LOS ANGELES — Three powerful California police unions -- including the Los Angeles Police Protective League -- are unveiling a national reform agenda Sunday intended to improve the relationship between police officers and the communities they serve.
What You Need To Know
- Police unions say the goal is to improve relationship with community
- Unions took out full-page newspaper ads
- They listed proposed guidelines
The LAPPL, the San Francisco Police Officers Association and the San Jose Police Officers Association took out full-page ads in the Los Angeles Times, the San Francisco Chronicle, the San Jose Mercury News and the Washington Post to announce the new agenda.
"No words can convey our collective disgust and sorrow for the murder of George Floyd," the ad begins. "We have an obligation as a profession and as human beings to express our sorrow by taking action."
The unions' proposed guidelines include:
- A national use-of-force standard that emphasizes a reverence for life, de-escalation, a duty to intercede, proportional responses to dangerous incidents and strong accountability provision mirrored after the Los Angeles Police Department;
- A national database of former police officers fired for gross misconduct that prevents other agencies from hiring them;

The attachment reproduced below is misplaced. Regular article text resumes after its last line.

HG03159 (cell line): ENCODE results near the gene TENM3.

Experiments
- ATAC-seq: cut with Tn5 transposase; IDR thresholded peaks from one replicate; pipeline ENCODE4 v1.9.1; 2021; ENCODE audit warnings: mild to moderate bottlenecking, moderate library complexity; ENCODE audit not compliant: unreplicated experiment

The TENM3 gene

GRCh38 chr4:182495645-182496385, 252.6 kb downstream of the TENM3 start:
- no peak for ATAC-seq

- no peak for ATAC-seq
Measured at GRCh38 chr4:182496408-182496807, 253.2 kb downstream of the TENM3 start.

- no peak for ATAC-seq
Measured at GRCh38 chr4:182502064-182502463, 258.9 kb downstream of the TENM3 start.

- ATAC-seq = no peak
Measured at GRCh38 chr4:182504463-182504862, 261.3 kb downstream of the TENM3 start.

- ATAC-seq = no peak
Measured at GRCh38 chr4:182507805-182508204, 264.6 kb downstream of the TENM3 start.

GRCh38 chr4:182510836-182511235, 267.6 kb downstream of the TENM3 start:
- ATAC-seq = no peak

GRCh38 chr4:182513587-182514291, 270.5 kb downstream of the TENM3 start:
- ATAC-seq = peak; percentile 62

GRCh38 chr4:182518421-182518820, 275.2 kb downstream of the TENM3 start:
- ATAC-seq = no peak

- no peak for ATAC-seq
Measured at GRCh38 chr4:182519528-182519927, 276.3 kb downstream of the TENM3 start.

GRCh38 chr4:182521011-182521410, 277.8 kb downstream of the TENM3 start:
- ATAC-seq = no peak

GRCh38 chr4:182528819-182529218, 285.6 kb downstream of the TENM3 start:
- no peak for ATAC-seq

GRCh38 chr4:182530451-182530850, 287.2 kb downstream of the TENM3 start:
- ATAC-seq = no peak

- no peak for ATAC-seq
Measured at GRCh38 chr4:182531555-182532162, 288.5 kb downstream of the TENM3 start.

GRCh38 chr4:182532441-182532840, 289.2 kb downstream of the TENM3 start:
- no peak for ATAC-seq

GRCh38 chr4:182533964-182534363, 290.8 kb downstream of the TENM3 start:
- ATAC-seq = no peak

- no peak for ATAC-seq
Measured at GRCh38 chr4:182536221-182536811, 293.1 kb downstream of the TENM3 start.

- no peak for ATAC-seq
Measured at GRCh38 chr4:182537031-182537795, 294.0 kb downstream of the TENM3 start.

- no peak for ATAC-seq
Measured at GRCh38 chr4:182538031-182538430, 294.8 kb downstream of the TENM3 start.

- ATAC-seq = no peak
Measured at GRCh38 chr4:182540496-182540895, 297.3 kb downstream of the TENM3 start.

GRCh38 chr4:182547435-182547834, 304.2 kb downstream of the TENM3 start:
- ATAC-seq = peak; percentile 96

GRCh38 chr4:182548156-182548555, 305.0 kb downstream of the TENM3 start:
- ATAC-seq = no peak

- An early warning system to identify officers who may need more training and mentoring modeled after the San Francisco Police Department;
- Ongoing and frequent training of police to build and refresh their skills similar to California's SB230;
- Mandate a transparent publicly accessible use-of-force analysis website similar to the San Jose Police Department's.
Accompanying the agenda is a joint statement by the three unions acknowledging racist police officers in their midst and their commitment to root those individuals out of the profession:
"Police officers come from and reflect our communities. Unfortunately, there is racism in our communities and that means across our country that there are some racist police officers," the statement reads. "Police unions must root out racism wherever it rears its ugly head and root out any racist individual from our profession.
"There are also some people who don't possess the temperament to be members of law enforcement and we must also confront and address the damage these individuals cause to the level of community trust we strive to maintain. Our unions are committed to the continuous improvement of policing in America. We believe that each of our departments has made tremendous strides in strengthening accountability, transparency and adopting policies that reduce the number and severity of uses-of-force. However, we can do more, and we believe this agenda should be adopted across our nation as an important step toward improving police and community outcomes."
For more, see www.lapd.com/national-plan.